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    HENRY DEEDES watches the Health Secretary announcing the Bolton lockdown 

    Head boy Matt Hancock’s touch of Apocalypse Now… for the freshers: HENRY DEEDES watches the Health Secretary announcing the Bolton lockdown

    Fans of classic Vietnam war epic Apocalypse Now will doubtless recall Colonel Kilgore – the rough, tough, Captain Ahab-like soldier who loves nothing more than the crackle of gunfire in his ears and the whiff of napalm in his nostrils.

    In one memorable scene, the Colonel, played by Robert Duvall, gives the smouldering battlefield one last tour d’horizon and laments: ‘Someday this war is gonna end.’ But viewers are left in no doubt – it’s a day he hopes will never come.

    There are times when I can’t help but wonder whether Matt Hancock hasn’t developed a faint strain of Kilgore syndrome.

    Matt Hancock, pictured arrived in the chamber yesterday fizzing at the prospect of locking down Bolton following an increase in infections 

    Robert Duval played Colonel Kilgore in Apocalypse Now, a hard-bitten soldier who appeared to view the end of war as a tragic thing

    Robert Duval played Colonel Kilgore in Apocalypse Now, a hard-bitten soldier who appeared to view the end of war as a tragic thing

    While the rest of the Government is desperate to get the country back to work, the Health Secretary appears determined to yank up the drawbridge and keep us all inside.

    Yesterday he arrived in the chamber, fizzier than a packet of popping candy as usual, to say he was locking down Bolton after a recent jump in infections. Thanks to his much vaunted (though possibly hopeless) test and trace system, he was able to blame the spike squarely on the town’s thirsty youth.

    Under Captain Hancock’s orders, restaurants in the area will now be takeaway only. Meanwhile, last orders at the bar will be 10pm. My, my. Freshers’ week will be fun!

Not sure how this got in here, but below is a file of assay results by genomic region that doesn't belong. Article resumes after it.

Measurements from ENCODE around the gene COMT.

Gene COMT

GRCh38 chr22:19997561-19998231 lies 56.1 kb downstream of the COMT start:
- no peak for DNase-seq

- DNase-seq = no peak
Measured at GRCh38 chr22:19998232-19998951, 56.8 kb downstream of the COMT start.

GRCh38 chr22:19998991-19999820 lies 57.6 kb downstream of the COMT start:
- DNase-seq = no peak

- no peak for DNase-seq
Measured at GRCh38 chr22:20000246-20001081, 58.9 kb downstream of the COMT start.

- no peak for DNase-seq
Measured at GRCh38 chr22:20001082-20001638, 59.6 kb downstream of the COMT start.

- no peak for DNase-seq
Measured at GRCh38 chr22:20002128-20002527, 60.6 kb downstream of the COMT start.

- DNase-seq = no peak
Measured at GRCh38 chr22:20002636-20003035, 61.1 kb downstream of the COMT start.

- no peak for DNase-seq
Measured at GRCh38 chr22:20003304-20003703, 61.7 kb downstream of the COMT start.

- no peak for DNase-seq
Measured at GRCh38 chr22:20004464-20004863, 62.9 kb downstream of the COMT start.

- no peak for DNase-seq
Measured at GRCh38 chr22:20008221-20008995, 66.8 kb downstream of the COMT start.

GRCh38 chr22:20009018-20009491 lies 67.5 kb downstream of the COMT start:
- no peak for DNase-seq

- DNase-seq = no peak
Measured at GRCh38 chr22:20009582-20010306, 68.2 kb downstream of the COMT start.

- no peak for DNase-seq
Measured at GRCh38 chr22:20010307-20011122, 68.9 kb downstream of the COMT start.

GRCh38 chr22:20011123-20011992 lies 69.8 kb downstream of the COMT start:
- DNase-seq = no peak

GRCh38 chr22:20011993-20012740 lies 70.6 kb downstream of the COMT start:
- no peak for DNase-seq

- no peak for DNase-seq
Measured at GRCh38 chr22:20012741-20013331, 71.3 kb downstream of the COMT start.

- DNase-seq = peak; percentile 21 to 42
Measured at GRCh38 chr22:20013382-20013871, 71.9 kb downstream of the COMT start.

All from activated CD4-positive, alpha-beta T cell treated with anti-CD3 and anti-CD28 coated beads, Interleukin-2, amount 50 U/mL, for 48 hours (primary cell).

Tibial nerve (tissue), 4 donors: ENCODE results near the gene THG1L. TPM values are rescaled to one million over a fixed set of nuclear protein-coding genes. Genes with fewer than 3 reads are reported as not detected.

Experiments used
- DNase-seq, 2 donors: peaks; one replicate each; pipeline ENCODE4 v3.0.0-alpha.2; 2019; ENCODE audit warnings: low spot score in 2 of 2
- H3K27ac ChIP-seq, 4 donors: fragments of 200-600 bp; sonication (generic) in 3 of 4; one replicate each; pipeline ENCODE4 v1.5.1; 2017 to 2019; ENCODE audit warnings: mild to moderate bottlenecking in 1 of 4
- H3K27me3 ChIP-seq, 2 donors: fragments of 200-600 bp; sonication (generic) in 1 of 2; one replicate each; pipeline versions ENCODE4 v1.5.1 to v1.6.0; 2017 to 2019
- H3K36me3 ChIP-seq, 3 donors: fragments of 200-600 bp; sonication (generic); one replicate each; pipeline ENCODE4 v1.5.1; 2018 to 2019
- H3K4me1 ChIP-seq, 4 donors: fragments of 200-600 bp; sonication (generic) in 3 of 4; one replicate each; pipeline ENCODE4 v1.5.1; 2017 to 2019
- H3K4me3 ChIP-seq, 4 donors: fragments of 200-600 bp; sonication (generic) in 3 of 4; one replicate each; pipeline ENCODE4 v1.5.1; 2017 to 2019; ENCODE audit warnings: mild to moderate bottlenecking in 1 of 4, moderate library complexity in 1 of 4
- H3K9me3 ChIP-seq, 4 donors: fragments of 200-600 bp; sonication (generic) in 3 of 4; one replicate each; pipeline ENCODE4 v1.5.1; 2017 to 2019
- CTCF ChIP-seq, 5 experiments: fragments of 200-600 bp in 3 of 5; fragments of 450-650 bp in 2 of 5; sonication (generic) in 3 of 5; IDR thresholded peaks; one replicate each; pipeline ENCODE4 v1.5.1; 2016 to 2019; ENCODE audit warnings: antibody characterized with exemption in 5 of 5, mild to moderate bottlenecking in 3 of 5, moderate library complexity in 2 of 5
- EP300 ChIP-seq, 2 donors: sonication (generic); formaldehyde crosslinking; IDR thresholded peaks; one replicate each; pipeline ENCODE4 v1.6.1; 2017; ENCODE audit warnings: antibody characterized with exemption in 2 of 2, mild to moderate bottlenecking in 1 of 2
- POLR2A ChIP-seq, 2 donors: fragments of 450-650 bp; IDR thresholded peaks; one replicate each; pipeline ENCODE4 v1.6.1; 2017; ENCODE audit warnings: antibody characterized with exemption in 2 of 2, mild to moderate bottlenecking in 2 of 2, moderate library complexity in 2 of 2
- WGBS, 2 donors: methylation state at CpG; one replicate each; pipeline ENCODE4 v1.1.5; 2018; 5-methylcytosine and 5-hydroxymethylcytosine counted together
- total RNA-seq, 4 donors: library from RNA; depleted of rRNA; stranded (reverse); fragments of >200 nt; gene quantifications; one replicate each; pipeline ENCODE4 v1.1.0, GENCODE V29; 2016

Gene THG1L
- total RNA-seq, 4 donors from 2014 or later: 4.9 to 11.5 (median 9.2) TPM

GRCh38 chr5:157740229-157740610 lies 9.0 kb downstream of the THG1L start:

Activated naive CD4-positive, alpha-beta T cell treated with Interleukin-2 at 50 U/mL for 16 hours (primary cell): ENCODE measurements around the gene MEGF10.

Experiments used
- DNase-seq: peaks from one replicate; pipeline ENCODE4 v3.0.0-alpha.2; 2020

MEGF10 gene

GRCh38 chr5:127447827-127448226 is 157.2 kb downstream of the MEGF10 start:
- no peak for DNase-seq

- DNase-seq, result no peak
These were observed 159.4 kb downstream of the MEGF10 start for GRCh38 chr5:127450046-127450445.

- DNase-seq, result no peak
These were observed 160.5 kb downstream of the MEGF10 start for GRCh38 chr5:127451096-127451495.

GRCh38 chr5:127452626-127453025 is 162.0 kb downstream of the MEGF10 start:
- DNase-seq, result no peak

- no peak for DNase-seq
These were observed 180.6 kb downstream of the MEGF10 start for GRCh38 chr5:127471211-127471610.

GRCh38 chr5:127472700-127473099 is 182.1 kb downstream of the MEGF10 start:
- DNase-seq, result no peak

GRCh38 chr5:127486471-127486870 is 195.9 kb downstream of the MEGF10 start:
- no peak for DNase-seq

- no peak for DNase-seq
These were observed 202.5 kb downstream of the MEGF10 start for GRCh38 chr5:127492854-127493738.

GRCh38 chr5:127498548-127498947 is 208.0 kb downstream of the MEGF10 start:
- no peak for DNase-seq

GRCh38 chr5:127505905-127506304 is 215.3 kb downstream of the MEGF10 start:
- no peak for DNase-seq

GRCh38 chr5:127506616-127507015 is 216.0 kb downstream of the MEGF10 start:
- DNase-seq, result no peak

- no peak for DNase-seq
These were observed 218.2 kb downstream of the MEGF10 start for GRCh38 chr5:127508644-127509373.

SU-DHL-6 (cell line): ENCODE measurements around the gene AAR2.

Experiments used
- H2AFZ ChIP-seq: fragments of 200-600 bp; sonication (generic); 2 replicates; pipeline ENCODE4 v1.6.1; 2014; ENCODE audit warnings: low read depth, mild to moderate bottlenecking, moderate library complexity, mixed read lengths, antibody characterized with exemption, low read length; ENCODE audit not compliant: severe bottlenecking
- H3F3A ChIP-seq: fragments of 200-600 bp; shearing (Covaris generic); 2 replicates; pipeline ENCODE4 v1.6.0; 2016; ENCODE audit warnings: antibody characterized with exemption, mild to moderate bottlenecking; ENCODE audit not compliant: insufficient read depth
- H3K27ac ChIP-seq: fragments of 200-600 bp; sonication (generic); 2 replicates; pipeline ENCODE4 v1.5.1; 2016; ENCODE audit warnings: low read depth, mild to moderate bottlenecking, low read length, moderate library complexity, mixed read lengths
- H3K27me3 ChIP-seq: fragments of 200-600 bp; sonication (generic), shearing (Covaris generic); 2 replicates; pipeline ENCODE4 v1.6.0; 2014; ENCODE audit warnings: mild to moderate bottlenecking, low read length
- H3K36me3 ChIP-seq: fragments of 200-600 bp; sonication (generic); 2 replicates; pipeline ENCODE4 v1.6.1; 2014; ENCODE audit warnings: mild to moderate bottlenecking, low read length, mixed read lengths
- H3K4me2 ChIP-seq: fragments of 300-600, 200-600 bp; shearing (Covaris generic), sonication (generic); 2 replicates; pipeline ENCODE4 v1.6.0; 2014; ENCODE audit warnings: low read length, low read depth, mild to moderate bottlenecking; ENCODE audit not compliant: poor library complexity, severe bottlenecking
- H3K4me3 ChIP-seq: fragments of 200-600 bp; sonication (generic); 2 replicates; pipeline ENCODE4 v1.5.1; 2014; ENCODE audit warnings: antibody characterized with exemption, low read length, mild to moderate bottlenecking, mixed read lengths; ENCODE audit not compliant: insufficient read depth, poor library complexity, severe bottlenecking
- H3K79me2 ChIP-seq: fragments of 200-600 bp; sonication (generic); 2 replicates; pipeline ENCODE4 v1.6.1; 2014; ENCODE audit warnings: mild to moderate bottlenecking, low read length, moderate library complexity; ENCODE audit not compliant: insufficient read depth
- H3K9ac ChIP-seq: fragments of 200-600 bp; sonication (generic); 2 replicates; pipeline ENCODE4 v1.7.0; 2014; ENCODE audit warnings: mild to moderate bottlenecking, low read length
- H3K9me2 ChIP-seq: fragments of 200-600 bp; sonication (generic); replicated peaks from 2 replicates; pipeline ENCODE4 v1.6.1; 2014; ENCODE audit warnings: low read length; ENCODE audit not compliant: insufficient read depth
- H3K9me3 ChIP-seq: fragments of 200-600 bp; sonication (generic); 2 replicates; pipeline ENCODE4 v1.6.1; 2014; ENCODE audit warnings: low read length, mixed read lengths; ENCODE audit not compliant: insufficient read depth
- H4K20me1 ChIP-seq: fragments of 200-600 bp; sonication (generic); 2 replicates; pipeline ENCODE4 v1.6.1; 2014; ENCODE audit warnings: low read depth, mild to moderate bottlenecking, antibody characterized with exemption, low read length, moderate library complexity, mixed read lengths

Hancock curled his fingers gleefully around his ring binder. He never looks happier than when issuing instructions. ‘This is not over,’ he warned in that ominous, headboyish tone.

    I bet he was an absolute so-and-so to the younger boys at school…

       

    More from Henry Deedes for the Daily Mail…

    The opposition benches hardly kicked up a fuss. They were more concerned about testing cock-ups after some people were told to travel hundreds of miles to get swabbed.

    Labour’s health spokesman Jonathan Ashworth referred to people in Devon being advised to cross the sea over to Swansea. ‘The Secretary of State may walk on water,’ said Ashworth. ‘Most constituents can’t.’ And Philippa Whitford (SNP, C Ayrshire) knew of people in Plymouth who had been told to go to Inverness.

    The SNP welcomed this new lockdown announcement. Of course they did. Alyn Smith (SNP, Stirling) was smarmy enough to acknowledge that Hancock is doing a ‘difficult job in difficult circumstances’.

    But Sir Edward Leigh (Con, Gainsborough) wasn’t so generous. Rather than nannying Bolton’s yoof, he felt they should be encouraged to exercise common sense.

    He pointed out that telling the young how to behave usually has the opposite effect. The mild exasperation in courtly Sir Edward’s voice suggested he was speaking from experience.

    The Government benches bore an oddly subdued atmosphere. Most sat glued to their telephones, possibly monitoring the fall-out from Brandon Lewis’s previous statement, when he casually admitted today’s bill to amend the UK’s Brexit deal with the EU will ‘break international law’.

    Lewis was addressing a question from Sir Bob Neill (Con, Bromley and Chislehurst). The look on Sir Bob’s face at Lewis’s response! Like a nun who’d just been told she’s expecting.

    Venues across Bolton had to remove seating as a result of the re-imposed restrictions

    Venues across Bolton had to remove seating as a result of the re-imposed restrictions 

    Earlier, the culture committee heard evidence from composer and theatre impresario Lord Lloyd-Webber on the crisis facing our theatres.

    His Lordship spoke a great deal of sense. Luvvieland, he warned, was ‘at the point of no return’. There was the odd flash of anger, but – despite repeated invitations by Kevin Brennan (Lab, Cardiff W) – he resisted the chance to kick chunks out of Culture Secretary Oliver Dowden who was ‘up against a brick wall not of his making’.

    The old boy looked drained at times. I suspect his head has not sufficiently met with pillow these past six months. At 72, few would have blamed him for swanning off to enjoy his well-earned squillions. But the fact is, the plight of the UK’s arts industry matters a great deal to him. He genuinely does care.

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